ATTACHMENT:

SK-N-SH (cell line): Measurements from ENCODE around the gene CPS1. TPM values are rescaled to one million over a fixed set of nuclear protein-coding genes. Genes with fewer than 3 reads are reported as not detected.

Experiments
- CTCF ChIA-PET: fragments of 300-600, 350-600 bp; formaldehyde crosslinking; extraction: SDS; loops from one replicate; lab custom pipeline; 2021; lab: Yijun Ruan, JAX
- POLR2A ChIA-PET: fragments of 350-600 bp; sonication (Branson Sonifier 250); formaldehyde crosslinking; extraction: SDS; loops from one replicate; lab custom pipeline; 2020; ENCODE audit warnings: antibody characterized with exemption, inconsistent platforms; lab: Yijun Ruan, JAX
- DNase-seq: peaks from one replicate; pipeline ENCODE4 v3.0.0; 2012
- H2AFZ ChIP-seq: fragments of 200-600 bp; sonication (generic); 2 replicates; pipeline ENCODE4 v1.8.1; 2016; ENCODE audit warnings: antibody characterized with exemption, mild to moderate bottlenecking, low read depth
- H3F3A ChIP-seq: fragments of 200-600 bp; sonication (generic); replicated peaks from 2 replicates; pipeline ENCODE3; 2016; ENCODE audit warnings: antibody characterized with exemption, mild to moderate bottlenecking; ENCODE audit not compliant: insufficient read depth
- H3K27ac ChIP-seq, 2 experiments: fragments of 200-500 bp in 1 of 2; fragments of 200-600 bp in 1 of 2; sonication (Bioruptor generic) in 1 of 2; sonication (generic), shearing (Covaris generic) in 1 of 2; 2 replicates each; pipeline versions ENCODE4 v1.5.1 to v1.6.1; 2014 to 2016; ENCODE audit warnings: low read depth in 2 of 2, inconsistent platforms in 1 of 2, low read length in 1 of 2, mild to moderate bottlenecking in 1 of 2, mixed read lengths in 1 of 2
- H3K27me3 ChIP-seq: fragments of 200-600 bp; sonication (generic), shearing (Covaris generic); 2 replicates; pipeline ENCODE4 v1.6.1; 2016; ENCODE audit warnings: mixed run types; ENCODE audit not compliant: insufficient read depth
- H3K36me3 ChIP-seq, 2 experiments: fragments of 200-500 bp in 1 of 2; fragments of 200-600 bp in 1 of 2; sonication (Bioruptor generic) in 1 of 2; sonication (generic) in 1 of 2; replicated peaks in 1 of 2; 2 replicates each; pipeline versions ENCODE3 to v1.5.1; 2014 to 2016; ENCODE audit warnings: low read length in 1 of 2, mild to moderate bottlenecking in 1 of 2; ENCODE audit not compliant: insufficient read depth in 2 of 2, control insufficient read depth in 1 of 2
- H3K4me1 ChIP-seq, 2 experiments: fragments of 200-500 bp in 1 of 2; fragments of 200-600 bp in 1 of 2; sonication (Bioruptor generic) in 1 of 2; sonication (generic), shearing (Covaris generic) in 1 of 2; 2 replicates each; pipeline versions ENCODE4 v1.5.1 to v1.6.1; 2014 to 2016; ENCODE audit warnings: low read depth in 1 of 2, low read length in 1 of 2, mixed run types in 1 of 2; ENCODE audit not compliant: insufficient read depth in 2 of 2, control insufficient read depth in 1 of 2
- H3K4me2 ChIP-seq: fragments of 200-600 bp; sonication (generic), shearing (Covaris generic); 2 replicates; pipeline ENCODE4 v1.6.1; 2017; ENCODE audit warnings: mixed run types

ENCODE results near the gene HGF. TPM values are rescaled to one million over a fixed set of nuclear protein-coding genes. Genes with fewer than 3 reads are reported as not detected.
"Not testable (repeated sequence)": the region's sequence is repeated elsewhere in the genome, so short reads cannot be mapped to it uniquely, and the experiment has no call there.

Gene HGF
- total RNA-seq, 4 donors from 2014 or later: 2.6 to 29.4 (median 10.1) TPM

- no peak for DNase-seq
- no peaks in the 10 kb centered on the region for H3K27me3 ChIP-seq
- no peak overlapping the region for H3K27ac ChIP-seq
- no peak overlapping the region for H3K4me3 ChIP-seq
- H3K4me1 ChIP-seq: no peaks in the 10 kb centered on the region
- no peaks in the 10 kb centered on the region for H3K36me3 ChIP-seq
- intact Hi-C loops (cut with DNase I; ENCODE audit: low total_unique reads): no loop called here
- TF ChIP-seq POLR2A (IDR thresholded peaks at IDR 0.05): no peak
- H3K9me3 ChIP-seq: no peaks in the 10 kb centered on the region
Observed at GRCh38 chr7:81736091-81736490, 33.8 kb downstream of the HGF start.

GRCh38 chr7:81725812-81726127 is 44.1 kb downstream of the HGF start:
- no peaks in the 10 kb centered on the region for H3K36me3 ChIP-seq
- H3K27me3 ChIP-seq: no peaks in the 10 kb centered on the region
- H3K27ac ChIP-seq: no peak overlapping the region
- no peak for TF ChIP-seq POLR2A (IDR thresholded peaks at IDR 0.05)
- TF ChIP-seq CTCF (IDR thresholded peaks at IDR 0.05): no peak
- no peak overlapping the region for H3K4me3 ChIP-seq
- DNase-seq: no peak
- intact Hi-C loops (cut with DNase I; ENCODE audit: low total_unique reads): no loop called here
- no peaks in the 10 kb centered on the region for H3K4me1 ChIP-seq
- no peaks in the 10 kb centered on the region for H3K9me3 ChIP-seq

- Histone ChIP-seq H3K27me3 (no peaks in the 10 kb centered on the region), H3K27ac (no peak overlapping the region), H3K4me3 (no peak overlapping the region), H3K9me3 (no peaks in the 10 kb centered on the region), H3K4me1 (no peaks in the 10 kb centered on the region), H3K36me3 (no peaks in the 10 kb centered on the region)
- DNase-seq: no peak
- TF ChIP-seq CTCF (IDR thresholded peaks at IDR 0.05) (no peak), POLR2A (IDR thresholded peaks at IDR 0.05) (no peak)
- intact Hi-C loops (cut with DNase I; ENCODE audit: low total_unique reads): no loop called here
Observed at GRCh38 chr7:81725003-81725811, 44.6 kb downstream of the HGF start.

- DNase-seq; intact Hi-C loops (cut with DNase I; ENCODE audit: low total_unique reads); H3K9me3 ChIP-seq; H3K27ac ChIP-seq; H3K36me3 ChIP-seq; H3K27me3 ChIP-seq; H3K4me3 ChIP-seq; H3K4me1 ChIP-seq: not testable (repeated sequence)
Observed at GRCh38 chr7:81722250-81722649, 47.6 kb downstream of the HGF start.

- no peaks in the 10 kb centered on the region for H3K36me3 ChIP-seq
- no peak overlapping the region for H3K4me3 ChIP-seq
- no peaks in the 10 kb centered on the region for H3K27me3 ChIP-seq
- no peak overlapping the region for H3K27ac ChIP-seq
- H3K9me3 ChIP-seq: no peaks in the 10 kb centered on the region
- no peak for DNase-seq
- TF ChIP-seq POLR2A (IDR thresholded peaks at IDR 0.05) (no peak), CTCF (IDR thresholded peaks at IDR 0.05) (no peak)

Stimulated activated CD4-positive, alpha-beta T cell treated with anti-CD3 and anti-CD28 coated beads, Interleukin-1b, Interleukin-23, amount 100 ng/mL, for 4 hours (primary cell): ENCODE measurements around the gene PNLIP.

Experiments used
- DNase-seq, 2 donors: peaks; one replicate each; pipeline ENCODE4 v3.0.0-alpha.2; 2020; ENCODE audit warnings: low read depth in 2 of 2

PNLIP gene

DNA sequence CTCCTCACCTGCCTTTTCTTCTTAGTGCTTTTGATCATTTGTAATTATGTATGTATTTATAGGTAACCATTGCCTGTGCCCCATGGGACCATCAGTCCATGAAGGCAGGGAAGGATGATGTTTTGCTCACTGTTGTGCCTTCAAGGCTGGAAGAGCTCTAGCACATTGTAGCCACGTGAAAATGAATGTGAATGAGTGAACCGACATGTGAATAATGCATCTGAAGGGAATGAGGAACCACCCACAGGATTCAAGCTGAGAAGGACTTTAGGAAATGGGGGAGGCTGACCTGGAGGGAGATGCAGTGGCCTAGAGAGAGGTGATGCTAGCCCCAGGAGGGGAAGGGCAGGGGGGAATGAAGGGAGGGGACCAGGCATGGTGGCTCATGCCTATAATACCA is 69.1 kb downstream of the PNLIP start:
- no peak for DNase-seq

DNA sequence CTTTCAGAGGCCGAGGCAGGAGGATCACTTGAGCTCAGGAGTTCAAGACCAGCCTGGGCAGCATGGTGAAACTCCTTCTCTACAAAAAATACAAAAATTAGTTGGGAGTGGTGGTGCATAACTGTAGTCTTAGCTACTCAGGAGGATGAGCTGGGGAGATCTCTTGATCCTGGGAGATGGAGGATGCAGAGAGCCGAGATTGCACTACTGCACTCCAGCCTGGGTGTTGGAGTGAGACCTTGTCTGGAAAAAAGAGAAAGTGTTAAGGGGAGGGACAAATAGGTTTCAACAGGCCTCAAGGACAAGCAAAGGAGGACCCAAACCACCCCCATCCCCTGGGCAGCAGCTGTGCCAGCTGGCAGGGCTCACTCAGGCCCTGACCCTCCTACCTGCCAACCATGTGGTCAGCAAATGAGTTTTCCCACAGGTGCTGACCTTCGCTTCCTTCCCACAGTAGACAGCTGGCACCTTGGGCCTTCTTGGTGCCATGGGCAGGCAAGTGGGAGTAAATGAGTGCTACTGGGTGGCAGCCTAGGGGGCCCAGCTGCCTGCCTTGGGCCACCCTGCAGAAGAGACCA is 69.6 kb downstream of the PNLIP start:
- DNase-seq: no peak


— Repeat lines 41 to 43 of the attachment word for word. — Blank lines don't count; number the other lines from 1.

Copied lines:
- intact Hi-C loops (cut with DNase I; ENCODE audit: low total_unique reads): no loop called here
Observed at GRCh38 chr7:81725003-81725811, 44.6 kb downstream of the HGF start.

- DNase-seq; intact Hi-C loops (cut with DNase I; ENCODE audit: low total_unique reads); H3K9me3 ChIP-seq; H3K27ac ChIP-seq; H3K36me3 ChIP-seq; H3K27me3 ChIP-seq; H3K4me3 ChIP-seq; H3K4me1 ChIP-seq: not testable (repeated sequence)